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Old 24th Aug 2009, 09:25
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I agree with you packrat.

I've heard the stories, and seen an occurrence or two.

My question would be, why have they made themselves available in the first place to fly that particular sector if they are fatigued? They have an obligation to themselves, their fellow crew members, and the passengers to not fly in the first place. That means pulling the pin in port before the duty begins if they are fatigued.
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Old 24th Aug 2009, 09:31
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I think it unlikely that there has ever been a life threatening incident onboard an aircraft that can be attributed to cabin crew fatigue.
Twiggs.....This time you have outdone yourself ....and that's not easy.

That would have to be one of the most asinine and ingenuous statements I have seen.

Your purpose is so self evident as to be truly machiavellian...

Road authorities know the effect that fatigue has in accidents yet you are claiming that the same is not a factor with crew fatigue....

Why am I not surprised when Twiggs made this comment about cabin crew rest on Jetstar international...
Even Emirates have no crew rest seats on their 777's.
Jet* Asia definitely do not have them and I can't imagine Jet* international would waste valuable pax seats to put crew in when they have perfectly good jump seats to sit in.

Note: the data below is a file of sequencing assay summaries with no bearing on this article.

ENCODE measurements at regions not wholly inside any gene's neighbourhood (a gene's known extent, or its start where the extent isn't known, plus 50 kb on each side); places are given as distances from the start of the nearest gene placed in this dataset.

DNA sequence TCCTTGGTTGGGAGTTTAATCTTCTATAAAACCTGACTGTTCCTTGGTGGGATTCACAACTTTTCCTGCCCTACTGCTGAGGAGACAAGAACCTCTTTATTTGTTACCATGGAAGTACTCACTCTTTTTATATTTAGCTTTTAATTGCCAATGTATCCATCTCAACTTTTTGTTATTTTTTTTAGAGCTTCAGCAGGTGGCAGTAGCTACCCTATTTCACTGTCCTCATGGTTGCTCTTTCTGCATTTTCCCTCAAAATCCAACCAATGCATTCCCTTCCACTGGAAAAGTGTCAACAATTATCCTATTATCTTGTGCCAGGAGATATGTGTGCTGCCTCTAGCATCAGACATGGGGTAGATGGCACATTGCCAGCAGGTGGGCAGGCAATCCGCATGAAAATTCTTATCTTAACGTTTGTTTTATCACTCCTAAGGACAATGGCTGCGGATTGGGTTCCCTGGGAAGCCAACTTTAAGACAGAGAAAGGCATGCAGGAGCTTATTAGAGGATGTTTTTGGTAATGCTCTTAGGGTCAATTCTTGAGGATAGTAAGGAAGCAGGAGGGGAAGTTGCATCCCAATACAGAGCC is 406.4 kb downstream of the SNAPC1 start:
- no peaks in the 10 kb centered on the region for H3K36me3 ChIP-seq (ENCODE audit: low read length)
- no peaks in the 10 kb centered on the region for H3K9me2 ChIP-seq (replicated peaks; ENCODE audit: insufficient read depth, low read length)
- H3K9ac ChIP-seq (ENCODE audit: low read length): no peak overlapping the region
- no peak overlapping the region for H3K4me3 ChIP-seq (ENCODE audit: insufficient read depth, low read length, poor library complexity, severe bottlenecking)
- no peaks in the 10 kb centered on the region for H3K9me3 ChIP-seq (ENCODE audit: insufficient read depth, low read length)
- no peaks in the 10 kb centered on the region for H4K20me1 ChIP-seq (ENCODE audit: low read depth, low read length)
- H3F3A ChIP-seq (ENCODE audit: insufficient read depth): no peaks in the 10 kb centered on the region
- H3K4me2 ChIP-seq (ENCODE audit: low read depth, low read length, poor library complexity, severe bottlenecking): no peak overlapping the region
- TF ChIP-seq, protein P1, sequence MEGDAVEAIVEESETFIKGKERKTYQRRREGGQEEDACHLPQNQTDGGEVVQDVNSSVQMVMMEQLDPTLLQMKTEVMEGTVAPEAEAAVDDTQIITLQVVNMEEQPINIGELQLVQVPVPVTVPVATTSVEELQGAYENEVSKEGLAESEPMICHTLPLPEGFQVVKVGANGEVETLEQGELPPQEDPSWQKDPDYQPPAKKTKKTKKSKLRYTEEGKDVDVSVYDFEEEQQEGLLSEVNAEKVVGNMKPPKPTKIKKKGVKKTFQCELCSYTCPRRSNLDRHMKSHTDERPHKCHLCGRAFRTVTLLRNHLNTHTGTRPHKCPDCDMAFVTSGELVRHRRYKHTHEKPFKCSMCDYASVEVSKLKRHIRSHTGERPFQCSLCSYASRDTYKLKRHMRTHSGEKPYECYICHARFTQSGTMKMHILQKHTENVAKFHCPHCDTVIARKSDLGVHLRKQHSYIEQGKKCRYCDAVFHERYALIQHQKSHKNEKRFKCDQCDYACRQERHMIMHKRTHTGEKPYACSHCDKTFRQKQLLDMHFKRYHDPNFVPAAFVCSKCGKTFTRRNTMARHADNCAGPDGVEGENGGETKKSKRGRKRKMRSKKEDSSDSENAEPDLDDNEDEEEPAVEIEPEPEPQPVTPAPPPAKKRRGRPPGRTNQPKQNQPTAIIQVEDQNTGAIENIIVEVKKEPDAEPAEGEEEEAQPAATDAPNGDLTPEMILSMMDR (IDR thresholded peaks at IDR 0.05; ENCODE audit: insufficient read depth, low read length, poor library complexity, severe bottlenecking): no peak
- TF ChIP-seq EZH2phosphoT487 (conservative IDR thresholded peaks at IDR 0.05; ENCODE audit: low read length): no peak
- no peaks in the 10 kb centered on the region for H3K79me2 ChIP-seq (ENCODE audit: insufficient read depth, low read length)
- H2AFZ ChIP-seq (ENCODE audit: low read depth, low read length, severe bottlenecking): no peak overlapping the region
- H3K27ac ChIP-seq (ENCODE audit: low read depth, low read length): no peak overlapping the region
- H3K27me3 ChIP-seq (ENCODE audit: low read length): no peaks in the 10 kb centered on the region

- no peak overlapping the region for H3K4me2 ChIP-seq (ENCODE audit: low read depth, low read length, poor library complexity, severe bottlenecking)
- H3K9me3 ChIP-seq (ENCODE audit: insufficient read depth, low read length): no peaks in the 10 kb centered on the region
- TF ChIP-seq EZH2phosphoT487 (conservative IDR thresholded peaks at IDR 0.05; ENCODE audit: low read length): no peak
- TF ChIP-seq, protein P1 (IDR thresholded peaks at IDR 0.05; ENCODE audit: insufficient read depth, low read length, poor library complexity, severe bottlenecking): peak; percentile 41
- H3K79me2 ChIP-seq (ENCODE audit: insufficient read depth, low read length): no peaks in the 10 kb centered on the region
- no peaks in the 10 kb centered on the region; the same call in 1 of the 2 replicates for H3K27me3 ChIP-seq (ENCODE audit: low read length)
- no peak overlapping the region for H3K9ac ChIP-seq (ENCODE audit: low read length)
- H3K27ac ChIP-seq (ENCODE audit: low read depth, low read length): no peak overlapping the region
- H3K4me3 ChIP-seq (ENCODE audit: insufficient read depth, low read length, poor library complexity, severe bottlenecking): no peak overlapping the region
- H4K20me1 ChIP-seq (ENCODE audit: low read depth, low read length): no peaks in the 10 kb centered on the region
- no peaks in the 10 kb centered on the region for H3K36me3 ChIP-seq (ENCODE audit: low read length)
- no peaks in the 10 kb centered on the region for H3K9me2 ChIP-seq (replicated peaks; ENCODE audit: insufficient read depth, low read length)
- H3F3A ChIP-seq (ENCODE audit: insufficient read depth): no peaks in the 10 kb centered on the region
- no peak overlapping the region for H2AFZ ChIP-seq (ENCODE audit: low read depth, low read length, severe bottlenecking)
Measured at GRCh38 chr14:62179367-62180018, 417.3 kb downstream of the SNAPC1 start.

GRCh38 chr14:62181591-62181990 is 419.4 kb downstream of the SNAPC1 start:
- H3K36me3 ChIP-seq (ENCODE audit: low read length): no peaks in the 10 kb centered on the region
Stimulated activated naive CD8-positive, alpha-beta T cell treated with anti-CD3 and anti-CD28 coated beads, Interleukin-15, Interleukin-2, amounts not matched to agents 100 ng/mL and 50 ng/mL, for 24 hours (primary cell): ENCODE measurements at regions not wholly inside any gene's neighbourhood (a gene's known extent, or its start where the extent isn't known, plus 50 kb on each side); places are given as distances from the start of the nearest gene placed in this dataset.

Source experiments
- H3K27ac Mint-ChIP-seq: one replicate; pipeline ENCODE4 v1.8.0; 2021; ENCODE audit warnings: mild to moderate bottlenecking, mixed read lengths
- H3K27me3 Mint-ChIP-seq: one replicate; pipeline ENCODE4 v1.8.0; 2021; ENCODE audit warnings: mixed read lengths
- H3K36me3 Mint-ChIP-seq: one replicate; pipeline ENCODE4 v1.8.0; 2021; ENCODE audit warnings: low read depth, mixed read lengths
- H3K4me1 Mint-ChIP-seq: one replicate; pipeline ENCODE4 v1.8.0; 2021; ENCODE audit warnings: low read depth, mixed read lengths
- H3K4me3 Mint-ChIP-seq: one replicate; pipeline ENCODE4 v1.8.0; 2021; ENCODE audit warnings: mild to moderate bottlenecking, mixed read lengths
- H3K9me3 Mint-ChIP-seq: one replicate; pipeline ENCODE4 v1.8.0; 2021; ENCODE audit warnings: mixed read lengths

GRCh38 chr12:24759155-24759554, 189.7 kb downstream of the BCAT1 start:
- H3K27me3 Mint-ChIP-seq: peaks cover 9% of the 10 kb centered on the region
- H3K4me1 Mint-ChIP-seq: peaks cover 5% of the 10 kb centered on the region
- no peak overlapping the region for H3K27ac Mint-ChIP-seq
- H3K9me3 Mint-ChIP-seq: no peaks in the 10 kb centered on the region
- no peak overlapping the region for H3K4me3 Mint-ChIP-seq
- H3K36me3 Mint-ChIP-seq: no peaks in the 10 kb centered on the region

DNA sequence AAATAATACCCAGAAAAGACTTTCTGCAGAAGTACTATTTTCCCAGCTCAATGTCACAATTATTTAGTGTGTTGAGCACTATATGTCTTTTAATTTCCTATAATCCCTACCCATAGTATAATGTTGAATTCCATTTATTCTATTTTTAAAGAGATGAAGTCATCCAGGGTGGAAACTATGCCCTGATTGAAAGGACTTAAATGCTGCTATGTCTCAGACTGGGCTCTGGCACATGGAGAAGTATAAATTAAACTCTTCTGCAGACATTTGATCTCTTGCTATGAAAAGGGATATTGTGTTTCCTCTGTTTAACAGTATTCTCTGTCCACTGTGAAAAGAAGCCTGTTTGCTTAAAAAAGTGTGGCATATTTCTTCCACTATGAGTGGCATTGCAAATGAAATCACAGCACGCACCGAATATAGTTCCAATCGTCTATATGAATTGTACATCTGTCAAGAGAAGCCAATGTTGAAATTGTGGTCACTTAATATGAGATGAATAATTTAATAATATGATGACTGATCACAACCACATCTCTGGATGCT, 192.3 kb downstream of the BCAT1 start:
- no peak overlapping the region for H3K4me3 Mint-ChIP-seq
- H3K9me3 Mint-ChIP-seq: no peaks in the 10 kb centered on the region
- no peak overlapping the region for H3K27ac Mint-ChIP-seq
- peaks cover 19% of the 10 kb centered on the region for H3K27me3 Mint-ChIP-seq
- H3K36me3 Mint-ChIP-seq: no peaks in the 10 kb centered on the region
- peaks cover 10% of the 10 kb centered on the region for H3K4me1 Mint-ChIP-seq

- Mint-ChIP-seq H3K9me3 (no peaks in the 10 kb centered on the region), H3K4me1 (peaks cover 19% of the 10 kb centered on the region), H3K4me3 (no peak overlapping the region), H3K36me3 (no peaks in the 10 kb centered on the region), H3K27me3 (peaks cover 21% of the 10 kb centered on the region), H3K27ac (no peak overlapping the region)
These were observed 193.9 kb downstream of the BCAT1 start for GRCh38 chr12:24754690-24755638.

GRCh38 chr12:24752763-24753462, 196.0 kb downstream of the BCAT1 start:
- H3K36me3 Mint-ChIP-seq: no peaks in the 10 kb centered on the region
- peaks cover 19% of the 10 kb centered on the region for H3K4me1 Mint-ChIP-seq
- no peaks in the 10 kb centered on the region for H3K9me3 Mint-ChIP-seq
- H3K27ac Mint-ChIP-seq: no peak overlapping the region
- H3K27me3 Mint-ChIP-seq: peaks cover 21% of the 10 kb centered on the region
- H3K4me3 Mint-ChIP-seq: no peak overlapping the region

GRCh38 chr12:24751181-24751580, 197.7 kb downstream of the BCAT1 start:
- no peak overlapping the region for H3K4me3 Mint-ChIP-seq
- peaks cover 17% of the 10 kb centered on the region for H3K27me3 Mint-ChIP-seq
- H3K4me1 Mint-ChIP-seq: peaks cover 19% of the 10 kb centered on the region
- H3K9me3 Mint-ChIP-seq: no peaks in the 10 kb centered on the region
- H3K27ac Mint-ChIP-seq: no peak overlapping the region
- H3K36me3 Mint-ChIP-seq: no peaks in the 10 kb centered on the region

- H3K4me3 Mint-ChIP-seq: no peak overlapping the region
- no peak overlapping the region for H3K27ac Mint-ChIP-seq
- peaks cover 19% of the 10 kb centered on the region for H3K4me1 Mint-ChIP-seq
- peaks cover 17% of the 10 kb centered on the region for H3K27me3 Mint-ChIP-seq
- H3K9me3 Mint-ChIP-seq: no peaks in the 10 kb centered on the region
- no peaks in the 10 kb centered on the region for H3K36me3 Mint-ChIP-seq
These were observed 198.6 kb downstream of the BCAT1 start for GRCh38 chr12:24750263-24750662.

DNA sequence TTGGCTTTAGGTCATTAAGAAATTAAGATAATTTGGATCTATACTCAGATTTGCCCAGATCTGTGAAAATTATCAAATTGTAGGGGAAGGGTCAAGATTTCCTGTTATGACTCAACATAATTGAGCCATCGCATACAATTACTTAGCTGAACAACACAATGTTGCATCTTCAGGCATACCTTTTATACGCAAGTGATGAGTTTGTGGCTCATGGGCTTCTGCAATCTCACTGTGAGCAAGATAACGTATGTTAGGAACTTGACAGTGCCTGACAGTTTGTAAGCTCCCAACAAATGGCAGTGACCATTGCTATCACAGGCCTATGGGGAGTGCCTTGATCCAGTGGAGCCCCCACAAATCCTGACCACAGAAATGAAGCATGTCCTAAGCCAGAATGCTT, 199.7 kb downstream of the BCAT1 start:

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Old 24th Aug 2009, 09:40
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For once I agree with Funbags...

If a crew member feels as though he/she is suffering from a level of fatigue such that they are likely to fall asleep or sufficiently hinder their ability to safely work then it is their responsibility to the pax and the other crew to stand down.
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Old 24th Aug 2009, 10:17
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Thumbs down

Not arming doors,not disarming doors down to fatigue.
That's the biggest load of crap I've ever heard! So BOTH crew omitted to crosscheck arming/disarming?

They both should be stood down.

Methinks you are a drama queen and embellishing the truth somewhat.
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Old 24th Aug 2009, 10:23
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Obviously I need to be more specific.
Maybe someone can provide some examples of accidents or incidents in which the investigation stated that cabin crew fatigue was a reason for loss of life or injury to passengers.
I'm talking any airline by the way.
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Old 24th Aug 2009, 10:41